Any attorney is required by the rules of the legal profession to keep this advance money separate in a 'trust account' until the attorney actually completes legal work to earn fees. The attorney can withdraw money from the "trust account" only after work is done (although money can be withdrawn for each hour of work, without waiting for the final completion of the case as a whole).

Rules for the legal profession, the law generally, and the attorney "Fee Agreement" all will require that the attorney must return any money that is not earned by the attorney actually performing real legal work for the client. This is a "deposit," not a flat fee. Unused money must be returned to the client.

However, if the attorney does more legal work than paid for by the advance deposit, the client will owe MORE MONEY for the additional work. The deposit or retainer is only an advance payment for some legal work. It is not the final or total bill.

In almost all cases, the initial deposit or "retainer" is NOT ENOUGH to pay for all the legal fees and expenses in a case. It is important to understand that the client will almost certainly need to make additional payments after the money of the deposit is used up.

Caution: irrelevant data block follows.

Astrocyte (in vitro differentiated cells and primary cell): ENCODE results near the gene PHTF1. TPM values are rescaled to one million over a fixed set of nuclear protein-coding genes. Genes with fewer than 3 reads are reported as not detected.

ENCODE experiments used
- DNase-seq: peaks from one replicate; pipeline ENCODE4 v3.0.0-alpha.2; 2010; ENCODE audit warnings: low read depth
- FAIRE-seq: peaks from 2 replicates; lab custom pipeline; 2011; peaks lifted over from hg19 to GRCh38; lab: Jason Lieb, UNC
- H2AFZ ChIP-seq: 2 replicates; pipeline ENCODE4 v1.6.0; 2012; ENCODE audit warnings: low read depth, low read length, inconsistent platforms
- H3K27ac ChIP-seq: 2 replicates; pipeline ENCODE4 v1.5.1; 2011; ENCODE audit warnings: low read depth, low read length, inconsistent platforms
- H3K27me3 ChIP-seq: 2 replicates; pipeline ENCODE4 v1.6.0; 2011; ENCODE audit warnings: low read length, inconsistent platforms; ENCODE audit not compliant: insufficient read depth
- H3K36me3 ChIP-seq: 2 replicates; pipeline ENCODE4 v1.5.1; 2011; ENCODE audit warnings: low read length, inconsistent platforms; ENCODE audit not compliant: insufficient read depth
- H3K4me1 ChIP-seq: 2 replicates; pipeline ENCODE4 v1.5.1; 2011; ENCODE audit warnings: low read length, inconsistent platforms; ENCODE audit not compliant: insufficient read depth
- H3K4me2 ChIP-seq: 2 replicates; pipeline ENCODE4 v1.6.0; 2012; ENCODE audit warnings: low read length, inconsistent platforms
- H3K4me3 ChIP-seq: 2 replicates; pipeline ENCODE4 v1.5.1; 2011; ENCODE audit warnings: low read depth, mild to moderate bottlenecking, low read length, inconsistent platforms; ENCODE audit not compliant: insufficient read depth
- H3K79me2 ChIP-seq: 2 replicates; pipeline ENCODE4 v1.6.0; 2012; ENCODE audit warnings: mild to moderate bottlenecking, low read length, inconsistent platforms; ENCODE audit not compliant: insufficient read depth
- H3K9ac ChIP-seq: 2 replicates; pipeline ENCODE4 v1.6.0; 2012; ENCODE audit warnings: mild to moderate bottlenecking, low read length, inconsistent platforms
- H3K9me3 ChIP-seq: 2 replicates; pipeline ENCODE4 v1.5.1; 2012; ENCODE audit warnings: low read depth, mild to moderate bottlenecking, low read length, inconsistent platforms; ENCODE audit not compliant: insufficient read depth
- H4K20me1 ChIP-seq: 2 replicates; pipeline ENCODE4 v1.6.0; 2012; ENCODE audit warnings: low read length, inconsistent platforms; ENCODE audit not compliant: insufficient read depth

There are two opinions as to what the word "retainer" means for legal services. Originally, a retainer was often a "flat fee" paid to a lawyer to be available to do legal work, and the fee was paid and due whether or not the lawyer actually did any work or not in any particular month.

However, overwhelmingly, the word "retainer" has been changed to mean an advance payment or really a DEPOSIT for future legal fees.


Because people have the right to (and should) interview with several lawyers before choosing a lawyer, sometimes it is not clear when exactly or IF an attorney is actually "your lawyer" or not. It is important to be very clear. You don't want to think you have a lawyer, and then not get your problem taken care of. If both you and the attorney agree that the attorney will be your lawyer, this decision and agreement should be clearly communicated by both sides.  Normally this will be made clear by both the client and the atorney signing a contract or "Fee Agreement."  Normally, an attorney will NOT be "your lawyer" until you have paid the initial payment agreed and both sides have signed the contract of "Fee Agreement." However, legal rules make clear that the "attorney-client privilege" still protects your confidential information when you are seeking legal advice and seeking an attorney. And for routine, short-term work, we can verbally agree to a legal project.